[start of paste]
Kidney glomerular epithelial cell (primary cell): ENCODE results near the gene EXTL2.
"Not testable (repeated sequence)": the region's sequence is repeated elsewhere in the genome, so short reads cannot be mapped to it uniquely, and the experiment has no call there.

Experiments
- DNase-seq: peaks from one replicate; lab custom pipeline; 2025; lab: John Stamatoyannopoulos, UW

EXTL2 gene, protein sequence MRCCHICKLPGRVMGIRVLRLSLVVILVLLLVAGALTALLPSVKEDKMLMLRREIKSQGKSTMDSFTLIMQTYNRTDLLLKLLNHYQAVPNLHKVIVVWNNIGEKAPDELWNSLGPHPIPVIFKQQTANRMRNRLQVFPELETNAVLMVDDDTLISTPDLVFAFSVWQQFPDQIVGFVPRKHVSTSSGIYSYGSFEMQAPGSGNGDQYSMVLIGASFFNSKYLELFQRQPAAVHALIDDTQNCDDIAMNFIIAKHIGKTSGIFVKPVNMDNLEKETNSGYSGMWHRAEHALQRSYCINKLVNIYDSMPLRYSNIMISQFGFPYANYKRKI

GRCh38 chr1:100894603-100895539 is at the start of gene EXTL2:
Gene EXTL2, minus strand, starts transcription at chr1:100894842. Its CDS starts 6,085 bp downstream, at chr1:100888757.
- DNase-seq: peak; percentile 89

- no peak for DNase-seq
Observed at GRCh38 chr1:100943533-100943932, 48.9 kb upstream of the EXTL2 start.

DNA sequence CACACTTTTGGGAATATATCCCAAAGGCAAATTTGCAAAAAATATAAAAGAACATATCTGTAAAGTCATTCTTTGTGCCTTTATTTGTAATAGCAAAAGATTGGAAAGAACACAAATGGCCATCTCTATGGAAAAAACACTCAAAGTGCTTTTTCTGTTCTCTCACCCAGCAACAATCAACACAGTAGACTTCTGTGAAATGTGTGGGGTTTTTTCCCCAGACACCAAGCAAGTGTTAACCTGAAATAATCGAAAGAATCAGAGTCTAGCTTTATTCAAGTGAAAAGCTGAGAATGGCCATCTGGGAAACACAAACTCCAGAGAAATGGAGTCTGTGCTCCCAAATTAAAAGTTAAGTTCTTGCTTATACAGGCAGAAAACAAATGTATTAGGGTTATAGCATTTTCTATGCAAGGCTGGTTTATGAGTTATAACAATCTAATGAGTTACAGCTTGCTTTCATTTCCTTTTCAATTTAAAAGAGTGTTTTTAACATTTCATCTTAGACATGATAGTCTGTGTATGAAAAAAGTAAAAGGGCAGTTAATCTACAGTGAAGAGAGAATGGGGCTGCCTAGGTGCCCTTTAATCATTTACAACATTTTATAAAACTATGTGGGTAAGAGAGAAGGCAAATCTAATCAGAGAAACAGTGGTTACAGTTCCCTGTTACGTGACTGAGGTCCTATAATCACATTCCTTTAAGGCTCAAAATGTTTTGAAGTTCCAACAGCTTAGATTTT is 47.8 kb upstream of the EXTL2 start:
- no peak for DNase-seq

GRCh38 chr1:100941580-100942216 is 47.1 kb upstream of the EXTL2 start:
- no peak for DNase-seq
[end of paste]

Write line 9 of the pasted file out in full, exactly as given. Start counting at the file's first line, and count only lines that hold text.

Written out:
- no peak for DNase-seq